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T_McD

Vinegar Beer

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Ok so my first batch was going good or so I thought. I have followed all instructions to the letter, 3 weeks ferment, 4 weeks carb/condition. Chilled a few in the fridge for three days... and vinegar. Not the slight "green" taste that I had at bottling time, but a strong odor and taste of vinegar. After that I realized that most of my bottles had not stiffened up completely. I had 4 bottles out of 11 that were "rock hard" the rest were carbonated but only slightly. I also had no head when I poured it into my glass.

 

What did I do wrong? I am pretty frustrated as I did a lot of reading before my first attempt, and have already started on my second, which will be bottled in a few days. I want to correct any errors before I screw up a second batch and call it quits.

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Sounds kind of like an infection - was there any sort of "scum" or even an oil-slick-looking haze covering the top of the wort after krausen dropped, at least that you noticed?

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Slym, not that I noticed, and it tasted fine at bottling. I mean being my first batch and all, it tasted green like everyone said it should... just flat beer. I am wondering if some of the bottles did not seal properly. I am chilling the 4 bottles that were very stiff right now and will see if they taste like beer. I had one that was somewhat stiff and I think was actually OK, but I just didn't trust it since the rest of the soft ones were bad....they all got dumped.

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Rick, right off the bat I am gonna say the spigot is the culprit, because I don't remember sanitizing it which probably means it never happened. Would I just take a glass of sanitizing solution and submerse the spigot or what?

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Yes, that's exactly the way to do it.  Or spray with a spray bottle from the bottom up, into the spigot.

 

I OFTEN forget to do this at bottling, although I do it after I take the sample for my FG before cold crashing.  

 

Remember when you clean your LBK to REMOVE your spigot, separate the parts, AND separate the bottom and top - turn it to the middle, pull apart or use a small screwdriver to pop the connection by twisting where the top and bottom both have edges.  Wash, use a small bottle brush in the spigot parts CAREFULLY, make sure clean.  Sanitize the parts when ready to bottle, THEN reassemble, THEN run sanitizer from the LBK through the spigot.

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yea I definitely did it between batches, so I should be good there. And I realized that the bottles that are stiff (maybe good beer) were at the end of the bottling session, when the beer had rinsed off all the crud. Hoping to salvage at least something from this batch.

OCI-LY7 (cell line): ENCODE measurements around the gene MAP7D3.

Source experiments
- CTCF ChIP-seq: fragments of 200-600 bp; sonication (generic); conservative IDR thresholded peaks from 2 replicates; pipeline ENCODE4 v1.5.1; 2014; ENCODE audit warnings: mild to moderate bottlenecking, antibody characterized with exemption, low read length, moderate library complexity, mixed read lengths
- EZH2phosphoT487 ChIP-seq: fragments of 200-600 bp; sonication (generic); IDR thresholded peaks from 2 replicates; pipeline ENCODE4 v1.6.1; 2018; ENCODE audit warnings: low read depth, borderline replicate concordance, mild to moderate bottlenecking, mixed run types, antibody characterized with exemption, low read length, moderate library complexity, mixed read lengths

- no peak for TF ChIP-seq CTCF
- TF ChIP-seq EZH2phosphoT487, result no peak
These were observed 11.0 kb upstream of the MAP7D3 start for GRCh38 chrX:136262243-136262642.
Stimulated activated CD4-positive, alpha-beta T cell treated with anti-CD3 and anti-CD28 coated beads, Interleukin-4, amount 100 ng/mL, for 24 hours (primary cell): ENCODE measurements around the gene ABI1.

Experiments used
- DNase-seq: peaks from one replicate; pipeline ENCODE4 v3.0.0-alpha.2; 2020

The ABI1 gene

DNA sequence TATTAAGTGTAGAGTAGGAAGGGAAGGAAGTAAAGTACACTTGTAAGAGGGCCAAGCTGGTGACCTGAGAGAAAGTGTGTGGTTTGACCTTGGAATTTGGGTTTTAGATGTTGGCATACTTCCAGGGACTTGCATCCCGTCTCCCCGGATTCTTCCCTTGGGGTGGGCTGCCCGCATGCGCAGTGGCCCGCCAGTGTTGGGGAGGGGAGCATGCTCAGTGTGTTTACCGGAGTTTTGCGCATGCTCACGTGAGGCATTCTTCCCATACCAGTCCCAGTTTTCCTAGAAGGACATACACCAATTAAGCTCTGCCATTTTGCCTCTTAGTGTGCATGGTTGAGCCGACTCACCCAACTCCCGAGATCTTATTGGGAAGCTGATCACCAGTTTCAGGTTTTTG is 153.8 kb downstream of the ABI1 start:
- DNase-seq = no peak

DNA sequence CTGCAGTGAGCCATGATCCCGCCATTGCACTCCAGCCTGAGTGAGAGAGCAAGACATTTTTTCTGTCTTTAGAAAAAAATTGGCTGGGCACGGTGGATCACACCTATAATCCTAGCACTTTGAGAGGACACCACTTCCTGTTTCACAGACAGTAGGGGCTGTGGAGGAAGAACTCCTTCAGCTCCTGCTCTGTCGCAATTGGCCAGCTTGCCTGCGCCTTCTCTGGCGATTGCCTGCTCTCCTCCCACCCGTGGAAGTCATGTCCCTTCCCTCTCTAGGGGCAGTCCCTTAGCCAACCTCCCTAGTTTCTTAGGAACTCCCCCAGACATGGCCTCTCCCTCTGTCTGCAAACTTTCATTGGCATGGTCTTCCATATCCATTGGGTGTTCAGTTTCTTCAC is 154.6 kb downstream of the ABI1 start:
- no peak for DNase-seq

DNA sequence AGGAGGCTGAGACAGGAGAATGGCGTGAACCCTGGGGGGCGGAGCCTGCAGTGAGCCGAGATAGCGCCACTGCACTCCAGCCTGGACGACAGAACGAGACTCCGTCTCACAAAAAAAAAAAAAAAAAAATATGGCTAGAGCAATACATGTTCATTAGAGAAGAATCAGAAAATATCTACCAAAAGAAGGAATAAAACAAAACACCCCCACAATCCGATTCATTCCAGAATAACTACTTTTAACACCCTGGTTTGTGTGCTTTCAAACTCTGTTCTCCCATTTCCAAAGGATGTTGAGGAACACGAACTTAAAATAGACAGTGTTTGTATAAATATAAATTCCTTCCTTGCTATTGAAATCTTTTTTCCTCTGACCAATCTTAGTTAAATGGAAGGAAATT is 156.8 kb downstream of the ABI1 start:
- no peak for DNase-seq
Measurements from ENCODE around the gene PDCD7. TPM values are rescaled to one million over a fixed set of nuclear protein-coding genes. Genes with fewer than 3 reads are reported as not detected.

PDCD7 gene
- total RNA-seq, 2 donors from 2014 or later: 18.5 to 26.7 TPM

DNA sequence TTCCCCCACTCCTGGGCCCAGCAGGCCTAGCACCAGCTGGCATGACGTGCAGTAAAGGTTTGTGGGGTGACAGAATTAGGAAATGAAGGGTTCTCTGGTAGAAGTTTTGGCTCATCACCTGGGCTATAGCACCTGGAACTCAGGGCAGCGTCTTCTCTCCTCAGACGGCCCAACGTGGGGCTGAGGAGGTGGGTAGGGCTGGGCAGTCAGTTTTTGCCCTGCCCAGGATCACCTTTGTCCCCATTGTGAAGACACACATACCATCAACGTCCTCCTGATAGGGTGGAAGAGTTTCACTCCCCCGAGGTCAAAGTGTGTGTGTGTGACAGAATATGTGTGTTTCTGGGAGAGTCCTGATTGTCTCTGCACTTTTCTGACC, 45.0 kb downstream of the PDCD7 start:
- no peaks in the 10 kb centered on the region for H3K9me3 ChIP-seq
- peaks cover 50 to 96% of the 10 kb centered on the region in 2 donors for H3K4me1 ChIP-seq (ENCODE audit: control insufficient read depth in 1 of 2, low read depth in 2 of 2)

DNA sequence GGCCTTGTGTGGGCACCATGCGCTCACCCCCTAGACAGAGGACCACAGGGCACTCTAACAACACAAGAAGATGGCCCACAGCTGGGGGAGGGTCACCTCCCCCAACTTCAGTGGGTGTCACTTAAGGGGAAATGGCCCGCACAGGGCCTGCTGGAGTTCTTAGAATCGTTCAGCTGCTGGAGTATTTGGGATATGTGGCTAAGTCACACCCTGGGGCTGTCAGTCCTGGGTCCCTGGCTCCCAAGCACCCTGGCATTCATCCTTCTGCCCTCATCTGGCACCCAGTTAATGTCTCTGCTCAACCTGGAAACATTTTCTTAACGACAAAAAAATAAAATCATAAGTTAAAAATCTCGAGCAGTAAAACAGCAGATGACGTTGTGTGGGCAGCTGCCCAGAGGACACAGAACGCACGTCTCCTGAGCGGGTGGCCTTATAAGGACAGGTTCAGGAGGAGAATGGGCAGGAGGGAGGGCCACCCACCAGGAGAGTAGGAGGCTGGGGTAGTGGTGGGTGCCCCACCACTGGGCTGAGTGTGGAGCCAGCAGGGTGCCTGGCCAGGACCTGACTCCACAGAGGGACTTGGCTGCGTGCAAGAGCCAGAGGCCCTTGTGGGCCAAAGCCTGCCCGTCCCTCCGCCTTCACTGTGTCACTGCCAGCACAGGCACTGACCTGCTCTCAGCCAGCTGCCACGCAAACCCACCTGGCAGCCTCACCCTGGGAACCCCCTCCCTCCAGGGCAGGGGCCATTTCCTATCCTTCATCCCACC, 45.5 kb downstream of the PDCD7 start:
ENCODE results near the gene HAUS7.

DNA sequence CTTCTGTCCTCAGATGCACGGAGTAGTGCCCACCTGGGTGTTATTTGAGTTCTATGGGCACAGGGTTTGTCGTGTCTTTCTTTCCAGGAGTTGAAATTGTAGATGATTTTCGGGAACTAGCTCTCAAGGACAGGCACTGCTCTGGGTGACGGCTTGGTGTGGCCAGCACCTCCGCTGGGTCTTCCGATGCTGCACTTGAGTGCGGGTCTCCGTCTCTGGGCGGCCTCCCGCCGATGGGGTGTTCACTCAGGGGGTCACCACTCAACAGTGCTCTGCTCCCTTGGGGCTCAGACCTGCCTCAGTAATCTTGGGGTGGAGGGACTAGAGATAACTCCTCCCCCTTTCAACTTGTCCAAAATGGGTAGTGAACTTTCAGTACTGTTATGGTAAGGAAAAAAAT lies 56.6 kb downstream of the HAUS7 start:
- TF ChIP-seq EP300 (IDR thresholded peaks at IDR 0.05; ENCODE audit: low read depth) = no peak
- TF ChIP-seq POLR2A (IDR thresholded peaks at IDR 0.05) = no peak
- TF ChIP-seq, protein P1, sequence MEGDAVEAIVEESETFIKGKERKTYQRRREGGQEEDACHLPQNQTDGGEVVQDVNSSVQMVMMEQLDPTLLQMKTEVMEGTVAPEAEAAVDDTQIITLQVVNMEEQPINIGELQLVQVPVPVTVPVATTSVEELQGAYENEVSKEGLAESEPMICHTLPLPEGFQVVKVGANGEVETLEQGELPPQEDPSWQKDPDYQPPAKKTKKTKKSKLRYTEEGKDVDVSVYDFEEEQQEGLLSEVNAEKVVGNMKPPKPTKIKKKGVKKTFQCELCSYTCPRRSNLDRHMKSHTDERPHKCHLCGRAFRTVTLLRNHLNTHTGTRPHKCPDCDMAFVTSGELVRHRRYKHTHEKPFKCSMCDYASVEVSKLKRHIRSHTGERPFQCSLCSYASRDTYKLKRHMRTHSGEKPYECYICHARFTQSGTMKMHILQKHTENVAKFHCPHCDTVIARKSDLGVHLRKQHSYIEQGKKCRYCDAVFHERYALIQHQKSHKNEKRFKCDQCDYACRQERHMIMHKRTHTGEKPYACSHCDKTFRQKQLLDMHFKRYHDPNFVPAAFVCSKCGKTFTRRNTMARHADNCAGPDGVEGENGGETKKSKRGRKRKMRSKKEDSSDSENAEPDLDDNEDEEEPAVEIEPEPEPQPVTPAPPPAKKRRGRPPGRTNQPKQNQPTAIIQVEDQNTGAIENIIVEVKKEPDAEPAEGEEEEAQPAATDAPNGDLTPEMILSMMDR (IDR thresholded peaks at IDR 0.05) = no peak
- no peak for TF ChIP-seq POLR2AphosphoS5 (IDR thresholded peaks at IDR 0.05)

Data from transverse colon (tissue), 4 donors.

It sucks to waste so much time, but happy to at least have something to blame that can be easily fixed next time.

 

Thanks for the responses guys.

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Definitely an acetobacter infection. Be sure to clean your bottles and spigot really good before you start your next batch. I recommend a diluted bleach solution to start. Also, even if the beer is infected with vinegar, there's no reason to dump it. It's still great for cooking with. ;)

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josh... exactly!  everything is salvageable in one way or another unless you get ecoli growing in a beer (hard to do).   the problem with acetobacter besides making your lovely alcohol into vinegar, is that it can make extremely strong vinegar.  if theres lots of alcohol for the buggers to eat they pee out lots of vinegar. 

 

I would dilute it to taste and use it as a malt vinegar for salads rather than toss it all out.

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Nothing like home-made malt vinegar to go onto home-made chips (home fries).

 

  :wub:

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do acetobacter produce co2 while rendering alcohol into vinegar?  if so wouldn't bottle bombs be an issue?  for kicks I googled acetobacter infection and went to images.  ick...  I guess the big blobby thing is the mother of vinegar as it's called.  some of the growths on top of the beer were almost alien-like. 

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HBT.com has a thread devoted to pictures of the pellicle on top of infected beers. Some are disgusting, some are wild, and some are fascinating.